It's almost a given that in any article about Wagner written by other than an informed Wagnerian outright misstatements or the skewing of fact will be both rife and skewed to the negative. We Wagnerians have become somewhat inured to this phenomenon, and let such things pass mostly without comment. I can't, however, remember ever seeing so many misstatements in so short a piece in a respected periodical as are contained in this 500-word piece by Benjamin Ivry for the "Contentions" section of the periodical, Commentary. To wit:
Must music-lovers look to conductors like Herbert von Karajan or Karl Böhm, to name just two, as the final Wagnerian authorities[!!]? Yes, Wagner was a notorious anti-Semite who probably would have approved of Hitler’s Final Solution[!]. But that doesn’t mean you have to be a fascist to produce great Wagnerian performances.
Try listening to the conductor who was — with good reason — considered the truest Wagnerian at Bayreuth and Salzburg[!], until his anti-Fascist convictions made him refuse to perform there in the 1930’s: Arturo Toscanini (1867–1957).
Another of the greatest Wagnerians is Pierre Monteux[!] (1875–1964), a French Jew whose exultant embrace of life expresses the inherent sensuality in Wagner’s music.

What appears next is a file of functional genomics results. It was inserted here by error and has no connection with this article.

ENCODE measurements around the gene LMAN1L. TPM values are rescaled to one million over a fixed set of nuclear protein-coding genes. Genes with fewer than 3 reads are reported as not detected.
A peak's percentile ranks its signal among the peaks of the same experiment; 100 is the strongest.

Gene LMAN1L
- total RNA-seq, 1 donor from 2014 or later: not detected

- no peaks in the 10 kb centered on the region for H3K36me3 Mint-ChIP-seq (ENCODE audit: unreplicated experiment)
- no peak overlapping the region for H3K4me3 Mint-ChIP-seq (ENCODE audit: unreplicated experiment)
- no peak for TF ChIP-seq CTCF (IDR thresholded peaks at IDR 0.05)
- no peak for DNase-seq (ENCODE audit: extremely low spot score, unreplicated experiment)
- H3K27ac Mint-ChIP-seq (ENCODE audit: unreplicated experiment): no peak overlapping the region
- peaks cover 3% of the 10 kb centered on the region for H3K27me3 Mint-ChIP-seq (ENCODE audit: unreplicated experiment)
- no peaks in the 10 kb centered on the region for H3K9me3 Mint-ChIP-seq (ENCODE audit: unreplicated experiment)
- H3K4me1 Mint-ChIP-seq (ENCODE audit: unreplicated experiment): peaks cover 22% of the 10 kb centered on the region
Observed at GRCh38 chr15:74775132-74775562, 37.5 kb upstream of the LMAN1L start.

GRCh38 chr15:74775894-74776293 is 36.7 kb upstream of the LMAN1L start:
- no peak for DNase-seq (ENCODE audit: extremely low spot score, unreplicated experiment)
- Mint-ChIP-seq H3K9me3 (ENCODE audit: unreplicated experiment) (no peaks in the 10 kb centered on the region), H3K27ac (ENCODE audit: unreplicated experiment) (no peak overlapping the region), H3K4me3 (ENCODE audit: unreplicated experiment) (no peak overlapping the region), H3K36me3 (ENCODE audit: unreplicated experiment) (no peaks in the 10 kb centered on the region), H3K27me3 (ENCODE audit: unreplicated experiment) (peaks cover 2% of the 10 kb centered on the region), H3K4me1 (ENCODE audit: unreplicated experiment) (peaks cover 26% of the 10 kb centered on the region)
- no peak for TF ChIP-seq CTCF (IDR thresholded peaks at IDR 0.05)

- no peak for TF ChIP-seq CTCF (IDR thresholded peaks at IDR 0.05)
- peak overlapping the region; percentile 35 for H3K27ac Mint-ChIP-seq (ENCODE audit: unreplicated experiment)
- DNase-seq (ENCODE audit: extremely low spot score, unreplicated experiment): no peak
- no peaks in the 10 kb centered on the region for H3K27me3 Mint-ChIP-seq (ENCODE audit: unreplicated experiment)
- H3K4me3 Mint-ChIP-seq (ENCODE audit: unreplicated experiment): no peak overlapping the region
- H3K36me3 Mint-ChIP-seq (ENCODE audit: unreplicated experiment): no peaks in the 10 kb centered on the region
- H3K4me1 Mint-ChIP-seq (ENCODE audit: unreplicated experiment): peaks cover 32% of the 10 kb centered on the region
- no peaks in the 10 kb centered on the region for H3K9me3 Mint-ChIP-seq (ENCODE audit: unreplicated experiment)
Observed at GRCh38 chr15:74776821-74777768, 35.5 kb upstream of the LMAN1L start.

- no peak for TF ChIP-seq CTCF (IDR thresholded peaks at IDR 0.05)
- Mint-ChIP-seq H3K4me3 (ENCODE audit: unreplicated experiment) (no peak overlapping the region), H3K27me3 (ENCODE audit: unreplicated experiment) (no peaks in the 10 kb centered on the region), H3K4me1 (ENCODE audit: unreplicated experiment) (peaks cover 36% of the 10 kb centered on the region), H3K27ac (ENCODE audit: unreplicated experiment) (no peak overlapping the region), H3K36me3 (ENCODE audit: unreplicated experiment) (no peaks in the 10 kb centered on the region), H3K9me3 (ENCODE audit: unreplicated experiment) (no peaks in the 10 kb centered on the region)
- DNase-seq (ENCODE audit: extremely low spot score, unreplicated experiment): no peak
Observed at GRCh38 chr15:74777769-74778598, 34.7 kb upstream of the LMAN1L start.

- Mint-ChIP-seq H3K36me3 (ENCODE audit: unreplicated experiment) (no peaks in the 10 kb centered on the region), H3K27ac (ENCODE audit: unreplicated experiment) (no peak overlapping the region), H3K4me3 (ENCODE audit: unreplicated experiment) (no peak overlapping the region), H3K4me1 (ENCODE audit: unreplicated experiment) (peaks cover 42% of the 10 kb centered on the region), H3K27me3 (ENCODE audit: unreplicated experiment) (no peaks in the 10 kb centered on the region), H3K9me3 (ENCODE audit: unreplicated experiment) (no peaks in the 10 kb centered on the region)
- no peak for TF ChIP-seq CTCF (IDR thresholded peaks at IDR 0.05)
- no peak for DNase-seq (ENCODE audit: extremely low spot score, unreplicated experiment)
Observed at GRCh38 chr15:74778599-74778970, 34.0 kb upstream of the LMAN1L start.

Other must-hear conductors of Wagner include Italy’s Guido Cantelli[!] (1920-1956), who spent most of World War II in concentration camps because of his brave anti-Fascist activities.
[T]hankfully, listeners today need not be limited to historical performances from the Third Reich to find the "real" Wagner[!].
Passing right over the absurd (but typical), "probably would have approved of Hitler’s Final Solution" nonsense, it should be needless to say that none of the above mentioned conductors are today notable for having realized "the 'real' Wagner" in their readings of his scores, including my personal conductor-god, Toscanini, who got supremely right just about everything he ever laid his hands to. Even though deeply devoted to Wagner's music, he was, somehow, never able to capture the true Wagnerian spirit and depth in his readings; a consequence, I think, of his insistence on treating Wagner's scores as if they were "absolute music" in the same way as are, for instance, the symphonies of Beethoven which they most decidedly are not.
But no point bitching and moaning about this instance of the phenomenon even though way over par for the course, and I here make note of it only because of the reputation of the periodical in which the article appeared, and was let stand as written.